Here’s the backstory
In mid-January, Putin submitted proposals for amendments to the constitution and formed a working group to refine the legislation. On March 10, a Russian Duma deputy proposed an amendment that would reset Putin’s presidential term limit clock to zero — a move that would allow him to run for office in 2024 and 2030, and potentially remain in office through 2036. Within a week, Russia’s parliament and regional governments ratified the amendments and the Constitutional Court approved the changes. The popular referendum was the next step.
A shaky Kremlin takes no chances
With a stagnant economy, a dysfunctional bureaucracy, a haphazard coronavirus response and declining trust in the president, the Kremlin took no chances on the vote. The Kremlin tacked on a number of popular initiatives, such as raising the minimum wage, indexing pensions and defining marriage as a union only between a man and woman — hardly a sign of confidence in the popularity of the constitutional reform.
Bundling the amendments as a single package rather than having Russians vote on separate issues suggests concern that Russians might not have supported extending the president’s term beyond 2024, if this appeared as a stand-alone ballot question. A recent survey found 51 percent in favor and 44 against this amendment.
In the end, the Kremlin achieved its goal. Early reports show that the full packet of amendments passed with 78 percent approval and a 68 percent turnout.
But why did Putin seek to extend his rule?
Six months ago, many smart analysts thought Putin would step down as president to head a newly empowered State Council and oversee Russia as its “national leader” — perhaps following the model of Deng Xiaoping in China.
To explain Putin’s motivations, some observers point to his KGB background or Russia’s tradition of strongman rule. Putin himself has highlighted the need to protect Russia’s political stability, such as it is.
But these arguments miss the bigger picture. Since 1991, rulers in consolidated autocracies in the former Soviet Union have frequently sought to extend their rule, regardless of their personal backgrounds, the need for political stability or their country’s historical traditions. Examples include ex-collective farm director Alyaksandr Lukashenko in Belarus in 2004, and Ilham Aliyev — the son of a dictator — in Azerbaijan in 2008. Leaders in Tajikistan, Uzbekistan and Kazakhstan made similar moves, and did so during periods of stability and instability. Both presidents of Turkmenistan extended their rule beyond their original limit.
Of course, Putin did step down as president in 2008, but in many respects, he kept control as Russia’s prime minister. Nursultan Nazarbayev stepped aside as president in Kazakhstan in 2019, but only after staying in power for 29 years and extending his term in office indefinitely in 2009.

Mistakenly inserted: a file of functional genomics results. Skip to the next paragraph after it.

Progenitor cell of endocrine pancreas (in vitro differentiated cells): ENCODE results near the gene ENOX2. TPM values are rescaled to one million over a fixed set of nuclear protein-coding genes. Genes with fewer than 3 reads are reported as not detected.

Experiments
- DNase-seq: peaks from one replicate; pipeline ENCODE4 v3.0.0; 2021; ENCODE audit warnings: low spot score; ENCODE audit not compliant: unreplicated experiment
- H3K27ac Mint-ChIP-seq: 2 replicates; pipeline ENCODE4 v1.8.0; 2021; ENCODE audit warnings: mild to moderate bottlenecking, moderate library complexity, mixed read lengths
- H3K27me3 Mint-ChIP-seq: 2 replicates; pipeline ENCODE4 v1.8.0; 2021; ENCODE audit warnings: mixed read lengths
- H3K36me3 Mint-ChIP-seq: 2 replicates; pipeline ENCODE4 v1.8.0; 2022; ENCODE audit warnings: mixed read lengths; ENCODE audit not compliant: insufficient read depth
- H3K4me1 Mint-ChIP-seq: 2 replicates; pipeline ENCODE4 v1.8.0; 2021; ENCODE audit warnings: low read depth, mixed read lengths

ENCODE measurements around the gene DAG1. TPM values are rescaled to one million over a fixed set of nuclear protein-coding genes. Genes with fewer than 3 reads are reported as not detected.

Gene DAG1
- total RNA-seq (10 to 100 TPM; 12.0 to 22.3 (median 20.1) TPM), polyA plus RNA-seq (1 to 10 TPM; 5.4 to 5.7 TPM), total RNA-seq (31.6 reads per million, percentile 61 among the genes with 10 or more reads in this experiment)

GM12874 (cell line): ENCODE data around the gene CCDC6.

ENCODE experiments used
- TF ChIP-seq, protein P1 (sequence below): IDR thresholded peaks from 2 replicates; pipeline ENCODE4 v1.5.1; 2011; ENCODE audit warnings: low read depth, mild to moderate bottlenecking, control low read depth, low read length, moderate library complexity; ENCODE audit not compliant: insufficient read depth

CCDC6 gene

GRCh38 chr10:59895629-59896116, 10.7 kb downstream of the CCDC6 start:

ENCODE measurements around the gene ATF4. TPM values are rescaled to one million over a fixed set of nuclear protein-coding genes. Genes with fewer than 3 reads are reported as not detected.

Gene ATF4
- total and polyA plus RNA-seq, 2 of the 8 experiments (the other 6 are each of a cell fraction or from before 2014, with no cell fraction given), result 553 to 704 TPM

Russia is a personalist autocracy
Putin seems to be following the broader logic of autocratic rule. In recent years, “personalist autocracies” — regimes centered on individuals rather than parties, as in China; or the military, as in Chile under Gen. Augusto Pinochet — have become the most common form of non-democracy. Roughly 40 percent of non-democracies fit this category. Prominent personalist autocrats include Recep Tayyip Erdogan in Turkey and the late Hugo Chávez in Venezuela, both of whom also pushed for constitutional changes to allow them to extend their terms. Personalist autocracies have been the most common form of government in the former Soviet Union since the end of the U.S.S.R. in 1991.
Several studies suggest the risks to personalist autocrats of ceding power. Hein Goemans collected data on all non-democracies from 1946 to 2008 and found that 70 percent of rulers in personalist autocracies lost office through coups, revolts or other nonconstitutional means vs. 47 percent for military regimes and just 19 percent for one-party autocracies. In addition, 80 percent of rulers in personalist autocracies ended up in jail, in exile or dead after leaving office, compared with 41 percent for rulers in military regimes and 25 percent for rulers in one-party autocracies. Rulers in military regimes can return to the barracks, and leaders of one-party regimes can return to the party, but personalist autocrats have no soft landing pad.
Russia is better educated, more ethnically homogenous and wealthier than most personalist autocracies. These factors might smooth a political transition, but the odds are not good.
What does viewing Putin’s Russia as a personalist autocracy tell us? Most important, replacing Russia’s leader might change very little — after all, another personalist autocrat in the Kremlin would be likely to follow Putin’s example. Rulers tend to step down from office when they can feel relatively secure that their successor will respect their rights. That outcome is harder to achieve in a personalist autocracy than in a military regime or one-party autocracy.
At a minimum, the constitutional amendments should allow Putin greater leverage over rivals at home and abroad until 2024. At a maximum, he will run for president in 2024 and again in 2030, and retire when he is 84. But as long as Russia remains a personalist autocracy, Putin is unlikely to find a peaceful retirement when he leaves office — and that’s why he will try to stay in power.
Timothy Frye is the Marshall D. Shulman Professor of Post-Soviet Foreign Policy at Columbia University and the author of “Weak Strongman: The Limits of Power in Putin’s Russia” (forthcoming, Princeton University Press). Follow him on Twitter @timothymfrye.